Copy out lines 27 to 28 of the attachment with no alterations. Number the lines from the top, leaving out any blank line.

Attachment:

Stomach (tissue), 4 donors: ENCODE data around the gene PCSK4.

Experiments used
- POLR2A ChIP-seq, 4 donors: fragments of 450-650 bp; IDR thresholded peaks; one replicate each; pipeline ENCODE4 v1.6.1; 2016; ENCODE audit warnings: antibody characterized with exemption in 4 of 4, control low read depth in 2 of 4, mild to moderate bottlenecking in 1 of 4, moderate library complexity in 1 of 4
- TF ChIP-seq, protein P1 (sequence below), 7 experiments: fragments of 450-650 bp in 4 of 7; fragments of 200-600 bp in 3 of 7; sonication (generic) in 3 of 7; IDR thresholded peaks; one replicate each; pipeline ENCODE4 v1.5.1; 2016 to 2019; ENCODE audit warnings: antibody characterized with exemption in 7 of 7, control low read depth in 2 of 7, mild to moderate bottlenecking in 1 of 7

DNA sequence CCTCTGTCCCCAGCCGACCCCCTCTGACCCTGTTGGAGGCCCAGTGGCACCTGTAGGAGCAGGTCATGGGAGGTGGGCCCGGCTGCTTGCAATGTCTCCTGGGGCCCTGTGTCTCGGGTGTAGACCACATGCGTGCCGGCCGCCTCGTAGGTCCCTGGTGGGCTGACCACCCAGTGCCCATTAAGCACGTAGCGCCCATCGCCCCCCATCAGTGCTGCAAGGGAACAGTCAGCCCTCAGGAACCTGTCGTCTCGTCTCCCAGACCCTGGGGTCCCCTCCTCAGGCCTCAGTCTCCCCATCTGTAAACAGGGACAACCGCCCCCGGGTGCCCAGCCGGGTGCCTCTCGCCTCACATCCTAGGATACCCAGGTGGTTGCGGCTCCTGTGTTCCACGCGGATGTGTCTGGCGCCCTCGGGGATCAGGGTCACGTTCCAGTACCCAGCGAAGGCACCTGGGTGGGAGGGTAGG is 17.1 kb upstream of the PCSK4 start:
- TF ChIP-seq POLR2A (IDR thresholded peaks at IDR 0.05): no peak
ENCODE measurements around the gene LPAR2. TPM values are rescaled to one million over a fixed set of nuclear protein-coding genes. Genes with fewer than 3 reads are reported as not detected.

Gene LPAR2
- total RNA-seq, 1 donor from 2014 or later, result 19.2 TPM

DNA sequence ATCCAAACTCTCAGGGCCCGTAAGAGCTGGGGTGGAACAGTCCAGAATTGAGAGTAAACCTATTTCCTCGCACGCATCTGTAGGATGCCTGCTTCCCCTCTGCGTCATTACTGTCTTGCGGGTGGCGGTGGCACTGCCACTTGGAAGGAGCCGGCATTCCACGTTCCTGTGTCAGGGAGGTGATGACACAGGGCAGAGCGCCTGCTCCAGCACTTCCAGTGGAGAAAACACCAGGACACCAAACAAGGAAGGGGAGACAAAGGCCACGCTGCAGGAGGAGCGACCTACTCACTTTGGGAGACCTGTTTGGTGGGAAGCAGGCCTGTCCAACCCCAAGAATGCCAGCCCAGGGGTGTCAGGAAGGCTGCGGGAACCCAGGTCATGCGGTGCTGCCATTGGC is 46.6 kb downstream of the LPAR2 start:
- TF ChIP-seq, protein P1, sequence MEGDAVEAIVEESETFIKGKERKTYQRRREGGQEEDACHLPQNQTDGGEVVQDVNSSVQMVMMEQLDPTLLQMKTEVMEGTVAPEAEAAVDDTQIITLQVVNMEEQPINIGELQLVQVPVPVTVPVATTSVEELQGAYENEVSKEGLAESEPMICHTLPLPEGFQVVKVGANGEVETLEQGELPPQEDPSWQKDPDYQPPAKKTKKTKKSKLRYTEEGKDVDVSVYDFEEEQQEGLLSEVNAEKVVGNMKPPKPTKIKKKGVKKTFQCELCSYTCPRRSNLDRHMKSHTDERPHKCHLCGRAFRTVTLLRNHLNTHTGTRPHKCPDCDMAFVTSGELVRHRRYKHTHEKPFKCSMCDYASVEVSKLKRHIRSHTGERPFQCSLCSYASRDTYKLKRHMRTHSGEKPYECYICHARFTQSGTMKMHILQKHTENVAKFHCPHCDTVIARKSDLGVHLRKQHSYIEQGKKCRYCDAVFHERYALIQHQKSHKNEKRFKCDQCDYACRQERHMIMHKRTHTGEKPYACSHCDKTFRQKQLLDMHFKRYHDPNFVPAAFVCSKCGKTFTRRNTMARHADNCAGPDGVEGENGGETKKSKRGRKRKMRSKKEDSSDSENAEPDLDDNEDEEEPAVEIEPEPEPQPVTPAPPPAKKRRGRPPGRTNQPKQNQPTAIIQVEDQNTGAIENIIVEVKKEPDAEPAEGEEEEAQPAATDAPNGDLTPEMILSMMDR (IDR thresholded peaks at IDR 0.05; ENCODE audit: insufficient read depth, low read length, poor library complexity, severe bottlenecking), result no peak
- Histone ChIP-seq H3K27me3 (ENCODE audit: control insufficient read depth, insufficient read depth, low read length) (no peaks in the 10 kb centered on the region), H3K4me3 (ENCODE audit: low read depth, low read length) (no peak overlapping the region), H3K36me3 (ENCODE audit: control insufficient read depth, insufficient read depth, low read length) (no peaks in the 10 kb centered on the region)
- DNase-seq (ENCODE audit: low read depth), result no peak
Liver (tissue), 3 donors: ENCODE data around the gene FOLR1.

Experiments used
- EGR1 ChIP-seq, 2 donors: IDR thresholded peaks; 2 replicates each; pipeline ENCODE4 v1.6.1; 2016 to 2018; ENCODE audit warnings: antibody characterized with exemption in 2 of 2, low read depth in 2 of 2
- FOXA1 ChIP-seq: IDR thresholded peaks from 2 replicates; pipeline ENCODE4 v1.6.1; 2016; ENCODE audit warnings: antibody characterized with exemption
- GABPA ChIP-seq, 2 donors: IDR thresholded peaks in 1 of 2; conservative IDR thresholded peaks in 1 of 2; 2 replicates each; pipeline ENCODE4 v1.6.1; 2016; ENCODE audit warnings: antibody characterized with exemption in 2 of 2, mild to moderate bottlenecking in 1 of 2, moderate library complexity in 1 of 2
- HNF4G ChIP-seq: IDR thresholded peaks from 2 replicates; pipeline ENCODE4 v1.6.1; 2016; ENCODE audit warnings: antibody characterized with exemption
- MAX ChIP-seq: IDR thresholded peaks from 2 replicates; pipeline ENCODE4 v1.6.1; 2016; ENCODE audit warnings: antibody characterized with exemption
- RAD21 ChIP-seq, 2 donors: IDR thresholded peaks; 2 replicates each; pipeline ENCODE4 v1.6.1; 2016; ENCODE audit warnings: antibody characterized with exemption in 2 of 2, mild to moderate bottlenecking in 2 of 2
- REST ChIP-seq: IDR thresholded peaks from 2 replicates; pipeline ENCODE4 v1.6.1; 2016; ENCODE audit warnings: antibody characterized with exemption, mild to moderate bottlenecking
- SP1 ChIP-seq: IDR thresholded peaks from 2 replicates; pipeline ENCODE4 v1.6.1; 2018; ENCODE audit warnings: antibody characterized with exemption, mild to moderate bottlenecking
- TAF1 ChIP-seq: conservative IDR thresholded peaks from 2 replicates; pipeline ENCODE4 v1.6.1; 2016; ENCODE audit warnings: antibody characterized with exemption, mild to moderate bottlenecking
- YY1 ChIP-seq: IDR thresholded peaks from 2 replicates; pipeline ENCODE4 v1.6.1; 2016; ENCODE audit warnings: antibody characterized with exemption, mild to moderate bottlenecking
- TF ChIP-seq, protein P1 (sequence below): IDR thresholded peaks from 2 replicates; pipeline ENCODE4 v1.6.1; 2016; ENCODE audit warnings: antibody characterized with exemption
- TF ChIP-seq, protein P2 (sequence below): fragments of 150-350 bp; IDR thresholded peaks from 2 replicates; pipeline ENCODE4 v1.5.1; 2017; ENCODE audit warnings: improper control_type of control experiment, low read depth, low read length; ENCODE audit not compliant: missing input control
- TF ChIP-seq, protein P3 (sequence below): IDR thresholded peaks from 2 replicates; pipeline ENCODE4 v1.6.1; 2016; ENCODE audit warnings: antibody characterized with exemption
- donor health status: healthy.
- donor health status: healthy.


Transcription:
- TF ChIP-seq, protein P2 (sequence below): fragments of 150-350 bp; IDR thresholded peaks from 2 replicates; pipeline ENCODE4 v1.5.1; 2017; ENCODE audit warnings: improper control_type of control experiment, low read depth, low read length; ENCODE audit not compliant: missing input control
- TF ChIP-seq, protein P3 (sequence below): IDR thresholded peaks from 2 replicates; pipeline ENCODE4 v1.6.1; 2016; ENCODE audit warnings: antibody characterized with exemption